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In-depth analysis of Winnicott’s psychoanalytic theorization was conducted by Jan Abrams in her work The Language of Winnicott. You can access it directly by clicking here.

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Brenner, C. (1968). Archaic Features of Ego Functioning. Int. J. Psycho-Anal., 49:426-429.

(1968). International Journal of Psycho-Analysis, 49:426-429

Archaic Features of Ego Functioning

Charles Brenner

SUMMARY

The aspect of normal ego functioning that has received the most attention in recent years in the psychoanalytic literature is that which represents the differences between the functioning of the child and the adult. Granting that these differences are of great importance, it is equally important to bear in mind the degree to which the adult resembles the child. To a great extent, later acquisitions in mental life do not supersede earlier ones. Often they hardly seem to alter them. Instead, the two exist side by side. The objects of the external world are important to a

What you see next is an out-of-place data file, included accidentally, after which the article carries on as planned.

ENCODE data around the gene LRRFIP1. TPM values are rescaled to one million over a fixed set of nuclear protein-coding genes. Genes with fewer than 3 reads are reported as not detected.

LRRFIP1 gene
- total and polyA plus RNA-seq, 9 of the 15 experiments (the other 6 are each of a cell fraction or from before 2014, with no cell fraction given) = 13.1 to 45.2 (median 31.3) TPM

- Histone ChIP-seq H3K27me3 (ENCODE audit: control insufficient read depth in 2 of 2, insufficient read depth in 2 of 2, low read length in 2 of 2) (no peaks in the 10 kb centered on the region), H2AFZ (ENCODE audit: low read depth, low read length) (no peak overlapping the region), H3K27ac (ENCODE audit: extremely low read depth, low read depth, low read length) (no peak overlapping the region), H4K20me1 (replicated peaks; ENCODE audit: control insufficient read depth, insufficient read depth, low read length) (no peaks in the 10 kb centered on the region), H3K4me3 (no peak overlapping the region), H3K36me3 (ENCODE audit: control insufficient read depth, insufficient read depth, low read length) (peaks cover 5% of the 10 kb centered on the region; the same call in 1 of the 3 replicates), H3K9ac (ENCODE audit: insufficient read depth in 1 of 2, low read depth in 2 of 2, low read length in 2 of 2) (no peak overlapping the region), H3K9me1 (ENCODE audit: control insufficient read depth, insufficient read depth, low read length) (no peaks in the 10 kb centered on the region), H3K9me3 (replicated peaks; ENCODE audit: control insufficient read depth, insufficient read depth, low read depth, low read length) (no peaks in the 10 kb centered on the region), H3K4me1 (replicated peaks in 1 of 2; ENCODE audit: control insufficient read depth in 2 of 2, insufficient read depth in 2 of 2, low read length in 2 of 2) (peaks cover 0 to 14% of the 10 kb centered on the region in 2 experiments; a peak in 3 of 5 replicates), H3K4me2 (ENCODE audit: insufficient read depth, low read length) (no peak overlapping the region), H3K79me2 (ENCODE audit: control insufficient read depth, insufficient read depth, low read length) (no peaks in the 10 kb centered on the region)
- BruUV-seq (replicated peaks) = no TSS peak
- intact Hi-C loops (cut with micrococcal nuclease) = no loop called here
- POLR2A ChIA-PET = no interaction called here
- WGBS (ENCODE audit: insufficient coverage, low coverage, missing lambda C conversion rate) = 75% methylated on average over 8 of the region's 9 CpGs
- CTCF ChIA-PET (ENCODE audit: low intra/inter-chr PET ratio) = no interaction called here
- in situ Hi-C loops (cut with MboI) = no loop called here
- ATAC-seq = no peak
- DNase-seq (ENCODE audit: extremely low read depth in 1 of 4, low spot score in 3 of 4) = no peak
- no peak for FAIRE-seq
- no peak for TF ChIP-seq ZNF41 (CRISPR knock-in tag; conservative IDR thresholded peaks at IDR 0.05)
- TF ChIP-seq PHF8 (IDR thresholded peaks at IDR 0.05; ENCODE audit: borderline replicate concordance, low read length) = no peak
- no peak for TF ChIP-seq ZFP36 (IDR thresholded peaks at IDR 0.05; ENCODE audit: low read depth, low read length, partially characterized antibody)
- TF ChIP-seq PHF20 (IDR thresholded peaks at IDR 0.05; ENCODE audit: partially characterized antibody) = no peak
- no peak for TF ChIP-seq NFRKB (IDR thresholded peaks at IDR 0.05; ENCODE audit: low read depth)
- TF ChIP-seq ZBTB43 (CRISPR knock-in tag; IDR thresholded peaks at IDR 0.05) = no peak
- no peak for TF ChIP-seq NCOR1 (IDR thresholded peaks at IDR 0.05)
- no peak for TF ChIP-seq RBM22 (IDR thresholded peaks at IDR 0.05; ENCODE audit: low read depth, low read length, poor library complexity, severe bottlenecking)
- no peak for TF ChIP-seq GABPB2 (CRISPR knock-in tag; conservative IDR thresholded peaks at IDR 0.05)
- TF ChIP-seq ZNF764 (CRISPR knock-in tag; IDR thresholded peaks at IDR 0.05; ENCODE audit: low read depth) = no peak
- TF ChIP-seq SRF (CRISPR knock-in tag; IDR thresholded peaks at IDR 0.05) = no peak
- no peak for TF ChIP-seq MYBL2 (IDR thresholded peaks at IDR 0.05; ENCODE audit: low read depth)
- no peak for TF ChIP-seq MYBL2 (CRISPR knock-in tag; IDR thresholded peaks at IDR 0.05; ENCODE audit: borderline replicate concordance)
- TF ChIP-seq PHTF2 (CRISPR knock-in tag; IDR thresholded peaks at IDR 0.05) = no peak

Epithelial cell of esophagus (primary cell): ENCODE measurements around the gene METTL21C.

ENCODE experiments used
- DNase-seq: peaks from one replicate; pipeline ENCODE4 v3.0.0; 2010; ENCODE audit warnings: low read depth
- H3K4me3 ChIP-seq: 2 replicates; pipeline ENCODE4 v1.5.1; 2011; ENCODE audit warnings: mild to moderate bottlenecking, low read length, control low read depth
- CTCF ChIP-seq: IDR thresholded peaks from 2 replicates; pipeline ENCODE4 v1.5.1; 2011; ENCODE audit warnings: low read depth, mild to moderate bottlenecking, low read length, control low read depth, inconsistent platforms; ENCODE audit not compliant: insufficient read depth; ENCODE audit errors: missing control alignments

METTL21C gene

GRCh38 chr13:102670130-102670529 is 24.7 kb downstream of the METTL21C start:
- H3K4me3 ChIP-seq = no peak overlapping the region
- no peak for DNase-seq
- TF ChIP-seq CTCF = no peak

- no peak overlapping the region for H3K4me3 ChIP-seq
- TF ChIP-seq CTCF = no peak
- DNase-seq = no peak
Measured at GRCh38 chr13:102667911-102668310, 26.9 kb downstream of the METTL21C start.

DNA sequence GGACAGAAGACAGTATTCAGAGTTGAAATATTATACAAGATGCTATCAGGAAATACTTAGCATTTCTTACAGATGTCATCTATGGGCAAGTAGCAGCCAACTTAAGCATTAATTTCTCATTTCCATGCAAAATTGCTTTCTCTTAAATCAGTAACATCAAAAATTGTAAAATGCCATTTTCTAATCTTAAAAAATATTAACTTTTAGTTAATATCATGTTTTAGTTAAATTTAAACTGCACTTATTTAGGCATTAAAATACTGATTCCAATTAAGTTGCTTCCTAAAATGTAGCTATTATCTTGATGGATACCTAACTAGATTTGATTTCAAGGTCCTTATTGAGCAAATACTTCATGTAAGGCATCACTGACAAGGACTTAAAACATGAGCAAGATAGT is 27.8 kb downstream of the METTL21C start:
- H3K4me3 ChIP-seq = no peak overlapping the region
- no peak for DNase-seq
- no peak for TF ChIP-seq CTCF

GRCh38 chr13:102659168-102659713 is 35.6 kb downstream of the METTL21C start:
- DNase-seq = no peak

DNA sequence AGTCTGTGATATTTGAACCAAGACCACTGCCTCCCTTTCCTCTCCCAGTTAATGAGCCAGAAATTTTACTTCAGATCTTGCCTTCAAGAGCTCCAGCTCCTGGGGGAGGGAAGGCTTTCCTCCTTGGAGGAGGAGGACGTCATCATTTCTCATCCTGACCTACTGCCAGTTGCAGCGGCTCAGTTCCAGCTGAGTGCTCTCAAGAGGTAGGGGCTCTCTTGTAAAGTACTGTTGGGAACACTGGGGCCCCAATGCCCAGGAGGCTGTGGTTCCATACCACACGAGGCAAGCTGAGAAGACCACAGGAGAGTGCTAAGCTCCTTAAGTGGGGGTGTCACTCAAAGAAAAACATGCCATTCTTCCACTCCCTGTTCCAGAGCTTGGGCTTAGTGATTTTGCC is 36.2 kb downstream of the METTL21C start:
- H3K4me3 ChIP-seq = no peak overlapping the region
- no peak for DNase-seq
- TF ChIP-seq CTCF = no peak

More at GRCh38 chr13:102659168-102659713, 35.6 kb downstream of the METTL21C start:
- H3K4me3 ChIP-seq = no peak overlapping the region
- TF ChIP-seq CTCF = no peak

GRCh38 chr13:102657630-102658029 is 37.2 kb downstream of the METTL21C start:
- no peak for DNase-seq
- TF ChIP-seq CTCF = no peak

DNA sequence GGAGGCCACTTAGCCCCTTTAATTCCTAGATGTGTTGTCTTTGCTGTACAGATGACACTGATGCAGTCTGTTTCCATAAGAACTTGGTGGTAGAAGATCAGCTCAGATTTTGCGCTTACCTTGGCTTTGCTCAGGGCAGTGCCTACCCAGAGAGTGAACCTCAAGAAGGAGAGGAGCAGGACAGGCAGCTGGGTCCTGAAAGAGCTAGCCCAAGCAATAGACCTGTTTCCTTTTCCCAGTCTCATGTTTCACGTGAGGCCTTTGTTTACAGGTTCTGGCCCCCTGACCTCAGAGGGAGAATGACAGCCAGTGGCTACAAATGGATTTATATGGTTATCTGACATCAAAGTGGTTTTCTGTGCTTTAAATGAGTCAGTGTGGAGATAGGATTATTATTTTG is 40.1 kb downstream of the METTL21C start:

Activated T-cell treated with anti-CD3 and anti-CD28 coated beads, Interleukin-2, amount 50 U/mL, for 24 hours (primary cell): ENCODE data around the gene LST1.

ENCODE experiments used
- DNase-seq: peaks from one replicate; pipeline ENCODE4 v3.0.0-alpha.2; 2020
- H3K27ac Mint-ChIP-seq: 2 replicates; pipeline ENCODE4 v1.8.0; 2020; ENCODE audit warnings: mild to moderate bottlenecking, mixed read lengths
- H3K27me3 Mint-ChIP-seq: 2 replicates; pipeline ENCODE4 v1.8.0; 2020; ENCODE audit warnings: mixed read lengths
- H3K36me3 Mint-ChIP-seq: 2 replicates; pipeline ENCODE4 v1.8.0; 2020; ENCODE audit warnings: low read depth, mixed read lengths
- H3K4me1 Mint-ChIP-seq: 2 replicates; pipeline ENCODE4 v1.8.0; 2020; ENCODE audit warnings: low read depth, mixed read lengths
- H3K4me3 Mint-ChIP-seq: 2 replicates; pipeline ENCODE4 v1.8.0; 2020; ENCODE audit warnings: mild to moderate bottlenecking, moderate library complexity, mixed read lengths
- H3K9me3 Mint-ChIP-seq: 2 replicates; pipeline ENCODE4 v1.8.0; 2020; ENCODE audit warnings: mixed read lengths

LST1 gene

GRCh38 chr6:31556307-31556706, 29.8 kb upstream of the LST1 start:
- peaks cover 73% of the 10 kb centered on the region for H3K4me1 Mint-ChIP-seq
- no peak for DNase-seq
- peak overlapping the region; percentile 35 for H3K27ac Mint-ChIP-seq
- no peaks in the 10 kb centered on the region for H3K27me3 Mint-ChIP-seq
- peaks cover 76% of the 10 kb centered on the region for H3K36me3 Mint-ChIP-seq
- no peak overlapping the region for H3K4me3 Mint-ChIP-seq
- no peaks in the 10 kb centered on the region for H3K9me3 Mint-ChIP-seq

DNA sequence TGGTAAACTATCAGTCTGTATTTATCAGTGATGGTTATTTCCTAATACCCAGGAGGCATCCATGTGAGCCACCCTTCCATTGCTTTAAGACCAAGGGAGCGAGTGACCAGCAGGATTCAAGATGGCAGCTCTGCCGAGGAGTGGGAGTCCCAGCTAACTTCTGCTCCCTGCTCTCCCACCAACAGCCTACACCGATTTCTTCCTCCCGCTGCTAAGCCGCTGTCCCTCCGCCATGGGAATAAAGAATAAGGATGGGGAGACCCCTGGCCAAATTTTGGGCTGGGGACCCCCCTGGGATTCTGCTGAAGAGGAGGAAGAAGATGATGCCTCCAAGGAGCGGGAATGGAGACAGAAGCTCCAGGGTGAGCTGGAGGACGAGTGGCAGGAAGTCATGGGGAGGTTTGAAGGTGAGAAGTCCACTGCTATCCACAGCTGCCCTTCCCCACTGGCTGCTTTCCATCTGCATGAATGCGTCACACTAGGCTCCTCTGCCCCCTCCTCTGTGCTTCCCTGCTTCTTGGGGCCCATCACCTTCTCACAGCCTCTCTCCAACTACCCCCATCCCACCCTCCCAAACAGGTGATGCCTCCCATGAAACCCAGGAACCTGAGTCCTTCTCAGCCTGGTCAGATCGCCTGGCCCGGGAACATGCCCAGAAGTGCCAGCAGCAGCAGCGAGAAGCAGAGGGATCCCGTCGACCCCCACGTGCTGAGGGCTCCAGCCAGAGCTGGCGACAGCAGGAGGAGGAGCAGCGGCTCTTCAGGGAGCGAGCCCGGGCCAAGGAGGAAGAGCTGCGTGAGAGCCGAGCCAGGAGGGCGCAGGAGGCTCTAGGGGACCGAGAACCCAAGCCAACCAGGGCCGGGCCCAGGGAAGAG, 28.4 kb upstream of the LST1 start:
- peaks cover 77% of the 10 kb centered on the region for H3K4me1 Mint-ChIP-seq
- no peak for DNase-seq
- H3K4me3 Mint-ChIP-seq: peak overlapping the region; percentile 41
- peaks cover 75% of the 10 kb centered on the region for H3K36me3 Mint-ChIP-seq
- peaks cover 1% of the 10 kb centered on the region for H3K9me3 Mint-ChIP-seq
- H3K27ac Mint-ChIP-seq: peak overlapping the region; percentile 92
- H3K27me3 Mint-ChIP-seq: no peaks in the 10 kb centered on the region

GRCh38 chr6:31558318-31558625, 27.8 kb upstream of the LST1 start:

child, and to his developing ego functions, principally as sources of pleasure or pain, and they remain so, by and large, to the adult. A realistic view of the world, a concern for logic and consistency, pragmatism, the so-called scientific outlook on life, all seem much less related to an inherent ego need or tendency for integration, lack of contradiction, etc., than they are to the operation of the pleasure principle: to a desire for instinctual, often narcissistic, gratification and to an aversion from anxiety, guilt, and shame.

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